I had the pleasure of serving on the Alumni board with fellow alumni Shankar Meembat (SM), the year that he was elected President of the NUS MBA Alumni executive committee. Shankar has now been with Nokia for close to 15 years and moved back to Finland. I am very grateful to him for taking some time out of his busy schedule for an interview.- Anuprita Bhomick (AB)Here goes:
AB: Why did you decide to do an MBA? What factors made you choose NUS in 1993?
SM: I started my career in R&D. When I was heading a product development team, I found that there was a discrepancy between what we were developing and what the sales team was selling. They would come back with orders for systems that simply did not match what we were working on. I needed to find out why it was so difficult to sell/market a product, and so I decided to "cross over to the other side". As I made my career change, I want to have that change supported with suitable qualifications and an MBA became the natural choice.
I would love to say that I did extensive research, got great references etc. before I chose NUS. Unfortunately, it was a more practical and down to earth decision. I needed to do this course part time since I could not afford to stop working. I did not want to do distance learning. That left me with very few choices - NUS, SIM, MIS. At that time, NTU did not get into my mind as a management institute. NUS was a very easy choice. I graduated in 1996, three years after I started.
AB: Where were you working before and after the MBA?
SM: When I started my MBA, I was Singapore Technologies E & E, heading a Product Development team there. When I graduated, I had just joined Nokia in a Marketing role.
AB: How did the MBA help you in your career?
SM: Quite a lot! The reason I got the job in Nokia was my mix of technical and business experience/qualifications. Nokia was at a stage where they had realized that they would not be able to keep selling based on technical specifications, but needed to sell based on business benefits. At the same time, the rapid growth of the industry and the nature of the customers (traditional government owned mobile operators) demanded that technology was still at the top of the list of requirements but the MBA was important for a customer facing role. So, the MBA helped me clinch that job at Nokia.
But more importantly, the biggest benefit of the MBA through my career was the widening of my perspective. I was able to communicate with a wider audience on their terms. I could talk RoI and Marketing perception to the CxOs and do that with confidence. I think it was simple things that I picked up and used over and over again to supplement my discussions. Simple concepts such as risk Vs. rewards - useful point to discuss when a customer is struggling on an investment decision to buy your product.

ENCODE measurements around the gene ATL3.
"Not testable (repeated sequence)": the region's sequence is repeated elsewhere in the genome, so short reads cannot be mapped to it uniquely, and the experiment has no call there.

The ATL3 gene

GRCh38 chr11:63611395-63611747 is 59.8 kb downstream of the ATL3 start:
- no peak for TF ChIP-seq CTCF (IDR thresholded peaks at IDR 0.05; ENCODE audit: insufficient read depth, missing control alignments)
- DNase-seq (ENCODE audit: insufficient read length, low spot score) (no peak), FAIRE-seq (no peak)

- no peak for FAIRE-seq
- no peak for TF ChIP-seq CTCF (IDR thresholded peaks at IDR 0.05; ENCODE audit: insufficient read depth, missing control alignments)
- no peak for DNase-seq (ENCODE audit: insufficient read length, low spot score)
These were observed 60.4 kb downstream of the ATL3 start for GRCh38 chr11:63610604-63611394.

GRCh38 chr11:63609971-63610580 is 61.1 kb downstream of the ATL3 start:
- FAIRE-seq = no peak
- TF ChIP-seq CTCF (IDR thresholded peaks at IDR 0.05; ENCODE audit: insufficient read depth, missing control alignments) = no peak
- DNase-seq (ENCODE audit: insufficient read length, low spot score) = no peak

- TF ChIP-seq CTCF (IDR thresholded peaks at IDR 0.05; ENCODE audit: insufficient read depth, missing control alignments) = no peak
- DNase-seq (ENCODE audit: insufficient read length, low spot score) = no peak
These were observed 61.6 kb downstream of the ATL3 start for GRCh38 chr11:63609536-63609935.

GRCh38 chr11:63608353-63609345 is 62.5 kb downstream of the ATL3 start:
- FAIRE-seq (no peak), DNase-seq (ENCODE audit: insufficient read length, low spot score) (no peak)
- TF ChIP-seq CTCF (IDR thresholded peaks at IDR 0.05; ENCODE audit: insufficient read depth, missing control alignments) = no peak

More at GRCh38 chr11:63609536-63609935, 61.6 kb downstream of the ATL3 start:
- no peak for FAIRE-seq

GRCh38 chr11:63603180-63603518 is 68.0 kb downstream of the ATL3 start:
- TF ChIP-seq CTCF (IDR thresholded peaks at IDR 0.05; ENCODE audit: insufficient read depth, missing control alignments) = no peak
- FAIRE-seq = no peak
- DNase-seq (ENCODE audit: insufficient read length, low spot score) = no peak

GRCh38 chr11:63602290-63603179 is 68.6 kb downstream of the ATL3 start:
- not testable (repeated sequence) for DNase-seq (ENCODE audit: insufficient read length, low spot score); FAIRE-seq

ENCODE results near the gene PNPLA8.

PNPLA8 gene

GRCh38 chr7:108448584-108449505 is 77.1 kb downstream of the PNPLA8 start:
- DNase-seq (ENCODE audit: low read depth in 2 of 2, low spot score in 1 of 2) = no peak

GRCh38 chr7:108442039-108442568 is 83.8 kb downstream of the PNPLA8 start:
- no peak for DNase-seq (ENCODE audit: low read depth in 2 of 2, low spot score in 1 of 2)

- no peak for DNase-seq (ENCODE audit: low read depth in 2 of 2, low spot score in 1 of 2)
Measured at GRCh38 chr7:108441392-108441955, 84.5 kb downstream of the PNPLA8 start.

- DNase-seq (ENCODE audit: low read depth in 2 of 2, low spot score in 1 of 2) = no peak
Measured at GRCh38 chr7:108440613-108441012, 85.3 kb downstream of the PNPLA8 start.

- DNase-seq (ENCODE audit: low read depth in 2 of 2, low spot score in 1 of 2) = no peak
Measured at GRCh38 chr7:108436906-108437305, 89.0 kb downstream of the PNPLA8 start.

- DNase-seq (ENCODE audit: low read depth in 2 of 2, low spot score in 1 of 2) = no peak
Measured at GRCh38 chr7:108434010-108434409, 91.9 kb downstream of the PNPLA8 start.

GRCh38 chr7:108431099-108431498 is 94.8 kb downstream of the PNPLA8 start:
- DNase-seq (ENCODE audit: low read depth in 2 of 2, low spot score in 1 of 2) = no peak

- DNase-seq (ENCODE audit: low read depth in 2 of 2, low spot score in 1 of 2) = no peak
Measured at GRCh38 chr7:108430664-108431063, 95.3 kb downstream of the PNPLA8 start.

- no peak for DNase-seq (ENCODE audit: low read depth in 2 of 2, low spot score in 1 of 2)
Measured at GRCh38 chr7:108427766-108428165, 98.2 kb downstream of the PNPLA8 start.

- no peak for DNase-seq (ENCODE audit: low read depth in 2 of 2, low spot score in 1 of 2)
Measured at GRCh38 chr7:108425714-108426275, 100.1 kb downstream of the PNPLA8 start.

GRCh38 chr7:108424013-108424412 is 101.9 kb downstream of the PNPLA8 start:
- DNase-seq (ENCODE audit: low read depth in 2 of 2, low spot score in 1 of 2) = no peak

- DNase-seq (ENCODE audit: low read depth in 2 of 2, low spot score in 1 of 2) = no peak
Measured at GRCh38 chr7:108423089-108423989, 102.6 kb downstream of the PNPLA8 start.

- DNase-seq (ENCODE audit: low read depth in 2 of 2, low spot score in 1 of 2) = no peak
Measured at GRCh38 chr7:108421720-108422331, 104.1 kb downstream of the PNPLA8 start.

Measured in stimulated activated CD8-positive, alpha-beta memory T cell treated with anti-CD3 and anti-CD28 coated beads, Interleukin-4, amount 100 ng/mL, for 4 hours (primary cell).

AB: Did you keep in touch with the school, your classmates? What made you decide to come back and join the MBA Alumni board?
SM: Unfortunately I couldn’t keep in touch much. I had just got into a new job when I graduated. There was a lot of travel and I moved to Finland a little over a year after I joined Nokia. The next six years I was posted overseas and had little contact with the school. When I returned to Singapore in 2003, I wanted to get engaged again and look at any means to contribute back to my Alma Mater. I had a meeting with Beng Teck and Patrick, then the VP, who invited me to join the board as a means of actively contributing. One thing led to another, and at the next AGM, I was elected the President.
AB: Can you share some funny incidents on campus?
SM: That was a long time ago…!
AB: Meaning you don’t want to rake up anything embarrassing after all these years. Ok, slightly different topic. You lived in Singapore for at least a few years before your job took you back to Finland again. What did you think of your Singapore experience and what do you miss most about it?
SM: Singapore is a great place to live in - safe, comfortable, everything that works, close enough back to my family in India and so on... Then there is the heat, the cost of housing and cars and lastly the disadvantage of a small place - there is really little variety that you can have. As a place of work, again the meritocracy is great. Singapore is plugged in, so you have access to the latest techniques and technology, making work easier to do. But then, finding work/life balance is tough.
What do I miss ? That's easy - the makkan !
AB: Thank you so much for your time Shankar. Just one last question. Care to share some words of wisdom for our current students?
SM: Academic qualifications are great - they provide the foundation and the recognition. But the true value comes from experience - your own and others. I believe you get the most from your MBA when you contribute yourself. Given the stringent admission process, you can be assured the NUS MBA students are all tops in their respective fields. So, active participation in the class room discussions, networking with other classmates, alumni - these are the things that would be most valuable to you. Don’t miss out on these opportunities. All the best!
The NUS MBA Buzz team expresses sincere thanks to our Alumnus Anuprita Bhomick for taking the initiative of conducting the Alumni Speak series